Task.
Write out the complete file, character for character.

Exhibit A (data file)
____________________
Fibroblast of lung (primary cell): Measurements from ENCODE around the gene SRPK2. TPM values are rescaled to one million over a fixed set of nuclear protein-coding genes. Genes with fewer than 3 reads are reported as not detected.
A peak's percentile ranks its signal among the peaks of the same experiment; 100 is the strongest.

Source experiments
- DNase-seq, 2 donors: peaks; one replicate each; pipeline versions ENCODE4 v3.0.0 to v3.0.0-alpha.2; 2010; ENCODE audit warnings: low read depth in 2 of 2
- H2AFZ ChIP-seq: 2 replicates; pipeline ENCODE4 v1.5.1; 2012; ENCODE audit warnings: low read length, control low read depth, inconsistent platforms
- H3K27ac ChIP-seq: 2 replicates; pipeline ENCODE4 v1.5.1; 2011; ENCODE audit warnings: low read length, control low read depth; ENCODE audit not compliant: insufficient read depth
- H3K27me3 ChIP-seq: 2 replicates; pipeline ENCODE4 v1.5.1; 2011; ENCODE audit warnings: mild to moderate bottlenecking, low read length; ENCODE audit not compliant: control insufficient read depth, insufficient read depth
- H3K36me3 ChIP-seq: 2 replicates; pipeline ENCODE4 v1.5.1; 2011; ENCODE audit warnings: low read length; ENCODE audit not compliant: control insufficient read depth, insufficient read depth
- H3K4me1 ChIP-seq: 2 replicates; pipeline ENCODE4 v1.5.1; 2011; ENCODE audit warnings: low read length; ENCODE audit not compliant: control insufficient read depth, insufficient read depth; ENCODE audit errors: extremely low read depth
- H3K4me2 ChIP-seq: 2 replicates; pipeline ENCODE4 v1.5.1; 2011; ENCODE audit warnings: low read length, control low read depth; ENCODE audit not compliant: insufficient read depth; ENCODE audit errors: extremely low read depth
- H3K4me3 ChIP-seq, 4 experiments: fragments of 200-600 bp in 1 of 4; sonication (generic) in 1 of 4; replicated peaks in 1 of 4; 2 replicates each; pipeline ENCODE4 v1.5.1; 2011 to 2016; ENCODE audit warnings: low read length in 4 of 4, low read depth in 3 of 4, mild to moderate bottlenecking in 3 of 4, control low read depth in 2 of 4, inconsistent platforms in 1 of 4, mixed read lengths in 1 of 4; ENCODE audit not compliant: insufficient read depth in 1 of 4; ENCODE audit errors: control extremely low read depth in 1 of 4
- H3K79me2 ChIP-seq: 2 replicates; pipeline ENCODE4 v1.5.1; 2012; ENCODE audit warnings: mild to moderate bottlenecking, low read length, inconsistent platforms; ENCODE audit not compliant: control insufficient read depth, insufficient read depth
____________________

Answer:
Fibroblast of lung (primary cell): Measurements from ENCODE around the gene SRPK2. TPM values are rescaled to one million over a fixed set of nuclear protein-coding genes. Genes with fewer than 3 reads are reported as not detected.
A peak's percentile ranks its signal among the peaks of the same experiment; 100 is the strongest.

Source experiments
- DNase-seq, 2 donors: peaks; one replicate each; pipeline versions ENCODE4 v3.0.0 to v3.0.0-alpha.2; 2010; ENCODE audit warnings: low read depth in 2 of 2
- H2AFZ ChIP-seq: 2 replicates; pipeline ENCODE4 v1.5.1; 2012; ENCODE audit warnings: low read length, control low read depth, inconsistent platforms
- H3K27ac ChIP-seq: 2 replicates; pipeline ENCODE4 v1.5.1; 2011; ENCODE audit warnings: low read length, control low read depth; ENCODE audit not compliant: insufficient read depth
- H3K27me3 ChIP-seq: 2 replicates; pipeline ENCODE4 v1.5.1; 2011; ENCODE audit warnings: mild to moderate bottlenecking, low read length; ENCODE audit not compliant: control insufficient read depth, insufficient read depth
- H3K36me3 ChIP-seq: 2 replicates; pipeline ENCODE4 v1.5.1; 2011; ENCODE audit warnings: low read length; ENCODE audit not compliant: control insufficient read depth, insufficient read depth
- H3K4me1 ChIP-seq: 2 replicates; pipeline ENCODE4 v1.5.1; 2011; ENCODE audit warnings: low read length; ENCODE audit not compliant: control insufficient read depth, insufficient read depth; ENCODE audit errors: extremely low read depth
- H3K4me2 ChIP-seq: 2 replicates; pipeline ENCODE4 v1.5.1; 2011; ENCODE audit warnings: low read length, control low read depth; ENCODE audit not compliant: insufficient read depth; ENCODE audit errors: extremely low read depth
- H3K4me3 ChIP-seq, 4 experiments: fragments of 200-600 bp in 1 of 4; sonication (generic) in 1 of 4; replicated peaks in 1 of 4; 2 replicates each; pipeline ENCODE4 v1.5.1; 2011 to 2016; ENCODE audit warnings: low read length in 4 of 4, low read depth in 3 of 4, mild to moderate bottlenecking in 3 of 4, control low read depth in 2 of 4, inconsistent platforms in 1 of 4, mixed read lengths in 1 of 4; ENCODE audit not compliant: insufficient read depth in 1 of 4; ENCODE audit errors: control extremely low read depth in 1 of 4
- H3K79me2 ChIP-seq: 2 replicates; pipeline ENCODE4 v1.5.1; 2012; ENCODE audit warnings: mild to moderate bottlenecking, low read length, inconsistent platforms; ENCODE audit not compliant: control insufficient read depth, insufficient read depth